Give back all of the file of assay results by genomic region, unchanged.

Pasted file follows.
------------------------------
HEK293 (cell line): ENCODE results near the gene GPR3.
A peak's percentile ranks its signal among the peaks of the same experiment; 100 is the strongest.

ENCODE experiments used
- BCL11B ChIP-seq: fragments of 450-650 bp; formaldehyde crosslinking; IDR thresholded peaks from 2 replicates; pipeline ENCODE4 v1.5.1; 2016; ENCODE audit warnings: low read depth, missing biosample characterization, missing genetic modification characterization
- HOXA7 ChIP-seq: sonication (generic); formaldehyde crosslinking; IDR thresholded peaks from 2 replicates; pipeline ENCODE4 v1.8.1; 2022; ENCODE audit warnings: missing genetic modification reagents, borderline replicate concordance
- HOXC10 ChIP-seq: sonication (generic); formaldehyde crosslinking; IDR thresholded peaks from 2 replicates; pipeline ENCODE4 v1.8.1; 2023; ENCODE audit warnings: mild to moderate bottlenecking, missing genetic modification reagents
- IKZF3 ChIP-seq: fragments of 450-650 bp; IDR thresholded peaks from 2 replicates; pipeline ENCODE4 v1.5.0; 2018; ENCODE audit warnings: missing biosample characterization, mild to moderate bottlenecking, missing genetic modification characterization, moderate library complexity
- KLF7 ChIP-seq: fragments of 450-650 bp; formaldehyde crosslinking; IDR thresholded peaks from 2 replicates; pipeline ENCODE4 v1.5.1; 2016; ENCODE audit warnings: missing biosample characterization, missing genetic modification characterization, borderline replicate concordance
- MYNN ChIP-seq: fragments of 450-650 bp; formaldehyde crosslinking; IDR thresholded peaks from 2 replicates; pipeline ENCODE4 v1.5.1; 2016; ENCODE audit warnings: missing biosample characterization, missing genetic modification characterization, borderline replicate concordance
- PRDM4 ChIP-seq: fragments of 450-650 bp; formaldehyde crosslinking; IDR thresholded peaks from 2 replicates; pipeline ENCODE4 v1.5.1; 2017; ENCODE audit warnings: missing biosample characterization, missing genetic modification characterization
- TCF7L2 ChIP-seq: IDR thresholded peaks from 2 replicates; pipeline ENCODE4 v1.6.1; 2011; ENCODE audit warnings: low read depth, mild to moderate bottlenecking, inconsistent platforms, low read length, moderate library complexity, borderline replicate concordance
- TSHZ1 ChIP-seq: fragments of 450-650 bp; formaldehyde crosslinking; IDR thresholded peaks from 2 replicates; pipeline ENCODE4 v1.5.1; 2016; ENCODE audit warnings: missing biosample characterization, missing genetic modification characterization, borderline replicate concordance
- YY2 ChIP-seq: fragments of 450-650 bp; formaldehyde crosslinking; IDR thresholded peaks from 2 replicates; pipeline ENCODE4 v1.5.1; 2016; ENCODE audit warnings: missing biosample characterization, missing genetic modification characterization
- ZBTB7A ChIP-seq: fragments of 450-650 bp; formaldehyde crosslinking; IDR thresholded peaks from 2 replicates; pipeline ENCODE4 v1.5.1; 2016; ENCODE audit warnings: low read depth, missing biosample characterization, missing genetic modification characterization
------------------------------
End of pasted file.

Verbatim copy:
HEK293 (cell line): ENCODE results near the gene GPR3.
A peak's percentile ranks its signal among the peaks of the same experiment; 100 is the strongest.

ENCODE experiments used
- BCL11B ChIP-seq: fragments of 450-650 bp; formaldehyde crosslinking; IDR thresholded peaks from 2 replicates; pipeline ENCODE4 v1.5.1; 2016; ENCODE audit warnings: low read depth, missing biosample characterization, missing genetic modification characterization
- HOXA7 ChIP-seq: sonication (generic); formaldehyde crosslinking; IDR thresholded peaks from 2 replicates; pipeline ENCODE4 v1.8.1; 2022; ENCODE audit warnings: missing genetic modification reagents, borderline replicate concordance
- HOXC10 ChIP-seq: sonication (generic); formaldehyde crosslinking; IDR thresholded peaks from 2 replicates; pipeline ENCODE4 v1.8.1; 2023; ENCODE audit warnings: mild to moderate bottlenecking, missing genetic modification reagents
- IKZF3 ChIP-seq: fragments of 450-650 bp; IDR thresholded peaks from 2 replicates; pipeline ENCODE4 v1.5.0; 2018; ENCODE audit warnings: missing biosample characterization, mild to moderate bottlenecking, missing genetic modification characterization, moderate library complexity
- KLF7 ChIP-seq: fragments of 450-650 bp; formaldehyde crosslinking; IDR thresholded peaks from 2 replicates; pipeline ENCODE4 v1.5.1; 2016; ENCODE audit warnings: missing biosample characterization, missing genetic modification characterization, borderline replicate concordance
- MYNN ChIP-seq: fragments of 450-650 bp; formaldehyde crosslinking; IDR thresholded peaks from 2 replicates; pipeline ENCODE4 v1.5.1; 2016; ENCODE audit warnings: missing biosample characterization, missing genetic modification characterization, borderline replicate concordance
- PRDM4 ChIP-seq: fragments of 450-650 bp; formaldehyde crosslinking; IDR thresholded peaks from 2 replicates; pipeline ENCODE4 v1.5.1; 2017; ENCODE audit warnings: missing biosample characterization, missing genetic modification characterization
- TCF7L2 ChIP-seq: IDR thresholded peaks from 2 replicates; pipeline ENCODE4 v1.6.1; 2011; ENCODE audit warnings: low read depth, mild to moderate bottlenecking, inconsistent platforms, low read length, moderate library complexity, borderline replicate concordance
- TSHZ1 ChIP-seq: fragments of 450-650 bp; formaldehyde crosslinking; IDR thresholded peaks from 2 replicates; pipeline ENCODE4 v1.5.1; 2016; ENCODE audit warnings: missing biosample characterization, missing genetic modification characterization, borderline replicate concordance
- YY2 ChIP-seq: fragments of 450-650 bp; formaldehyde crosslinking; IDR thresholded peaks from 2 replicates; pipeline ENCODE4 v1.5.1; 2016; ENCODE audit warnings: missing biosample characterization, missing genetic modification characterization
- ZBTB7A ChIP-seq: fragments of 450-650 bp; formaldehyde crosslinking; IDR thresholded peaks from 2 replicates; pipeline ENCODE4 v1.5.1; 2016; ENCODE audit warnings: low read depth, missing biosample characterization, missing genetic modification characterization